Like a greatest hits album, or a “Where Are They Now?” column, I sometimes tally up the best and worst outfits I’ve ever worn. I still feel shame about the patchwork-plaid maternity romper that a man at a bowling alley mistook as a costume.
And my high school social life might have been different if I hadn’t one day put on high-waisted yellow pants with a yellow and black-striped top. I was trying to impress a boy who had dumped me for a prettier, sportier girl.
“You look like a bumblebee,” the boy said, squinting as if he were staring into the sun.
The gray jersey top and skirt set that I bought at a Paris thrift store was briefly the best outfit I’d ever owned. When I accidentally tucked the skirt into the top of my control top pantyhose, and then walked through a crowded bar with my compressed bare bottom exposed (no, I didn’t have on underwear; additionally, there were holes in the pantyhose, releasing bulbous blooms of flesh), it became my worst-ever outfit.
There hasn’t been a decade since 1970 when I didn’t put on a jumpsuit. The one with fake patches from a gas company, as if I were filling up cars at the Shell station, surprisingly goes into the “best of” category. The jester-striped one that I wore with a gold gift-wrapping rope headband falls into the “worst of” category. I’m forever grateful there were no cellphones with cameras when I was college. My favorite outfit senior year consisted of pinstriped boxer shorts with blue plastic pumps.
It used to take days, or weeks, before you saw a photo of yourself in any particular outfit. Back then, the shame came as a flinch, and then a quick prayer that no one else noticed how ridiculous you looked. Now, with pictures being snapped and viewed instantaneously, I’ve suffered entire evenings of regret as a cellphone suddenly reveals that half my breasts are showing, or that my arms look so loose, the hanging skin could be used as a net.
I once got off a flight from California, went straight to a New Year’s Eve party in Homeland, and was horrified to see the guests dressed as if they were going to the Oscars. My husband, David, and I were both in jeans. “I’m going home,” I whispered to David. He found my desire to keep up with the Joneses appalling. Still, I drove away.
Here are five books that will safeguard you from being the sartorial fool I’ve been.
> How to Get Dressed by Alison Freer (Ten Speed Press, 256 pages, $16.99, paperback) shows you how to wear the clothes you already own. With tips on alterations, closet organization and which “rules” to ignore, Freer’s book will liberate you to be yourself, only more stylish.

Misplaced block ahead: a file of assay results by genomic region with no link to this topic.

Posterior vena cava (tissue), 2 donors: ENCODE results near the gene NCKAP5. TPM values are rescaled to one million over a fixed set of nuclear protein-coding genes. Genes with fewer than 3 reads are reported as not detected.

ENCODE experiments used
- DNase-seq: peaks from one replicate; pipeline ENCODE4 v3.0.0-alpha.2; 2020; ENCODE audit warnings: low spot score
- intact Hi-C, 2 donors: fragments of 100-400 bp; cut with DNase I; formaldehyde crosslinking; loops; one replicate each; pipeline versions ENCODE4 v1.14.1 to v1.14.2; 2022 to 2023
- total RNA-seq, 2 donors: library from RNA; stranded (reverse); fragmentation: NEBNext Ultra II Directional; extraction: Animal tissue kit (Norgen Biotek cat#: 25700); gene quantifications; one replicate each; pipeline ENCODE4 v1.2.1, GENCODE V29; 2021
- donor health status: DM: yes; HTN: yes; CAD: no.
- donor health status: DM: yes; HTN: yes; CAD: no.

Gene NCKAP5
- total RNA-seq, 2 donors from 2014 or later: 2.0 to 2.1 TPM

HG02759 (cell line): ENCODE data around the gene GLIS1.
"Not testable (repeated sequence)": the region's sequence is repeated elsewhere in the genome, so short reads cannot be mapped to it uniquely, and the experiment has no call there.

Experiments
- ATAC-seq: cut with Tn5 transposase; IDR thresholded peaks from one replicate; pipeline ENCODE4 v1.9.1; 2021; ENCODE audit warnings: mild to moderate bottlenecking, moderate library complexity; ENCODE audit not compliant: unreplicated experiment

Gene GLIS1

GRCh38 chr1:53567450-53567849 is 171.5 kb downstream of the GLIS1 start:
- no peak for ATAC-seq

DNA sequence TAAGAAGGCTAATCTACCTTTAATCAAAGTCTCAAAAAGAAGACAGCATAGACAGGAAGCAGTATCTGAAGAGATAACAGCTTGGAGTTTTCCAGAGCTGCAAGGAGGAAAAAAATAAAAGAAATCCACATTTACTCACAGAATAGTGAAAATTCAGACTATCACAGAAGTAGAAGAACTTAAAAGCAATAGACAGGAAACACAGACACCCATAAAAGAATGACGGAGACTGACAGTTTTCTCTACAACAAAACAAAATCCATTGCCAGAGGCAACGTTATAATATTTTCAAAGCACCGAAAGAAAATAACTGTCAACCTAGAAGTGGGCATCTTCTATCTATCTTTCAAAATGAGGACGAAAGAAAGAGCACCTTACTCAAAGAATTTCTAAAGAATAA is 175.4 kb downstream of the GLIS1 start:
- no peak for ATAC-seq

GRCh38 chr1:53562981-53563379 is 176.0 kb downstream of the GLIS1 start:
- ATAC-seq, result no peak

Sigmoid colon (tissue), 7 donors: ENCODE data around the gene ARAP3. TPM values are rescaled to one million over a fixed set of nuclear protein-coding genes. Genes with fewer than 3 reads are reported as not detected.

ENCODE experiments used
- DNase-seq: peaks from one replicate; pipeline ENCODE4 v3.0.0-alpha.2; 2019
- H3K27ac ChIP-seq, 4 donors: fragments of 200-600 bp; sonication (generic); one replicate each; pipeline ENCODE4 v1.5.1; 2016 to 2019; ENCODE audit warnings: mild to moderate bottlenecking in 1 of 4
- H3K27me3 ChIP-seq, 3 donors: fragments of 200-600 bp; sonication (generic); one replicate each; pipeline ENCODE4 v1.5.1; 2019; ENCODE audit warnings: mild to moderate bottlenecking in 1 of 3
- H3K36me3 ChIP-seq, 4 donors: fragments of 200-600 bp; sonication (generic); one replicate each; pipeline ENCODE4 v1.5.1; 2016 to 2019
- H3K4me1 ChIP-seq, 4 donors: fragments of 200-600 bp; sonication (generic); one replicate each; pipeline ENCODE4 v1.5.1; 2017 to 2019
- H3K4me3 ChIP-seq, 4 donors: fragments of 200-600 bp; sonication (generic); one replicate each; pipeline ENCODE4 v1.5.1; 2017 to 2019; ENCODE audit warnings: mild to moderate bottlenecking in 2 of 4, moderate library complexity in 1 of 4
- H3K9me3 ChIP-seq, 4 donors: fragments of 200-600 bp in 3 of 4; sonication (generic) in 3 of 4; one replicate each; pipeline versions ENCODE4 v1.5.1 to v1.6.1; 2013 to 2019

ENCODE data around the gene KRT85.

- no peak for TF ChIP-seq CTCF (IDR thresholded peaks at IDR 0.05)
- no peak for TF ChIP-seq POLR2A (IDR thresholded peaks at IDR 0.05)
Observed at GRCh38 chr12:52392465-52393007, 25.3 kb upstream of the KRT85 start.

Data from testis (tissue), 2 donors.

> The Capsule Wardrobe by Wendy Mak (Skyhorse Publishing, 240 pages, $16.99, hardcover) will inspire you to reduce your hordes of (mostly unworn!) clothing into 30 individual pieces that you’ll actually wear. If you stick to the book’s plan, you can make thousands of outfits from those 30 pieces.
> The Curated Closet by Anuschka Rees (Ten Speed Press, 272 pages, $25, paperback) helps you identify your style, then guides you through the process of creating and maintaining that style with wise shopping choices and ruthless closet curating.
> Those who sew will love The Maker’s Atelier by Frances Tobin (Quadrille, 144 pages, plus a package of patterns, $38, softcover). The book has eight patterns that can be varied to create 31 unique pieces. The patterns are simple and easy to follow, yet the clothes that come out of them have a high-end-boutique sophistication.
> In Legendary Authors and the Clothes They Wore by Terry Newman (Harper Design, 208 pages, $30, hardcover) you can find your favorite authors and dress just like them. With 50 writers ranging from Samuel Beckett to Maya Angelou, there’s someone here for everyone. The book includes beautiful photographs, witty text and a passage from each writer’s work. Cover model Joan Didion is my style icon. I’d trade my entire closet for just a few of her sleek, sexy ’70s dresses.
All of these books can be ordered through Atomic Books or Ivy Books, both on Falls Road.